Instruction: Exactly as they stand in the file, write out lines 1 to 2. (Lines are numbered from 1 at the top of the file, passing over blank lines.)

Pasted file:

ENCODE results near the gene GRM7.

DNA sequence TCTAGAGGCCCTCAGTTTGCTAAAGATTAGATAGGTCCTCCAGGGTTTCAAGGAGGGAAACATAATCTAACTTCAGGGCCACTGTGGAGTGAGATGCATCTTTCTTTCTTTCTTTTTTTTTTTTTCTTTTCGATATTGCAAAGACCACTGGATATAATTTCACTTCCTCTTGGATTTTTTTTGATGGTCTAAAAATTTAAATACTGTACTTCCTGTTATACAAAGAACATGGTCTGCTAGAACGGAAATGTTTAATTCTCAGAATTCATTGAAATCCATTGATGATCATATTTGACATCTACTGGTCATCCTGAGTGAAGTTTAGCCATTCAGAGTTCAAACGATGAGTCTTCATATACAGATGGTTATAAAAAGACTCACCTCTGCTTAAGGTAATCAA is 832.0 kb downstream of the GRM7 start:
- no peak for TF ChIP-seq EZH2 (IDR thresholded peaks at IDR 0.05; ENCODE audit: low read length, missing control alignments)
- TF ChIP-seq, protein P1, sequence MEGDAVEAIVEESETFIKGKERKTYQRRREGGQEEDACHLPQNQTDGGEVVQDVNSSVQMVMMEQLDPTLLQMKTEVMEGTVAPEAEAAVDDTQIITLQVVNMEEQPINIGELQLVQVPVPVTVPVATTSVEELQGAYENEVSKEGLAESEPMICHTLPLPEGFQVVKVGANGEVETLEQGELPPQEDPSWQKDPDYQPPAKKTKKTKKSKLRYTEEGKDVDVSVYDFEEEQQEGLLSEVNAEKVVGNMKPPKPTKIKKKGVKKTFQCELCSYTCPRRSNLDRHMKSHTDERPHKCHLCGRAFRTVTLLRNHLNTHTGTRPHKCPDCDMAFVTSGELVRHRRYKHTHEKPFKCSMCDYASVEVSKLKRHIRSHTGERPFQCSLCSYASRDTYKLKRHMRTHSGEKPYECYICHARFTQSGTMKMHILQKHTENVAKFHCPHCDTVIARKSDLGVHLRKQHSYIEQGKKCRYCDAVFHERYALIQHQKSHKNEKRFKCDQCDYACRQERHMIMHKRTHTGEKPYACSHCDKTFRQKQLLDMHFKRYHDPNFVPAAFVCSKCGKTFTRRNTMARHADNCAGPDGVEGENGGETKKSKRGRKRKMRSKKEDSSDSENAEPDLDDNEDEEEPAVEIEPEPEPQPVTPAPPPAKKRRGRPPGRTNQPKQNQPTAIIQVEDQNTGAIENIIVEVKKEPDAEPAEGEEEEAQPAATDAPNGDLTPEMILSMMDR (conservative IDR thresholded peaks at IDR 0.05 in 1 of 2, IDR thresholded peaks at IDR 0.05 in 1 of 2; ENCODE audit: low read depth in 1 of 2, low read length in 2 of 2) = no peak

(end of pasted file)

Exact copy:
ENCODE results near the gene GRM7.

DNA sequence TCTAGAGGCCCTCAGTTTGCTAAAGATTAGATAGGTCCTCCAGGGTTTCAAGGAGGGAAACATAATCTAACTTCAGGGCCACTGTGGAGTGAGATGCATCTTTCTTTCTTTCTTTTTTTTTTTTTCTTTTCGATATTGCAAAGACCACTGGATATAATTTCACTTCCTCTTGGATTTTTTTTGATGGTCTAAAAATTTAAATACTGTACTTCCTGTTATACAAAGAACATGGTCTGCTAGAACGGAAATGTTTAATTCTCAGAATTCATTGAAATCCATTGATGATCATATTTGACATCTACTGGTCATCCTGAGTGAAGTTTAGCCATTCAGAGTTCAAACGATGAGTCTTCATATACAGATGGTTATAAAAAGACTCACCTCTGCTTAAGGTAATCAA is 832.0 kb downstream of the GRM7 start: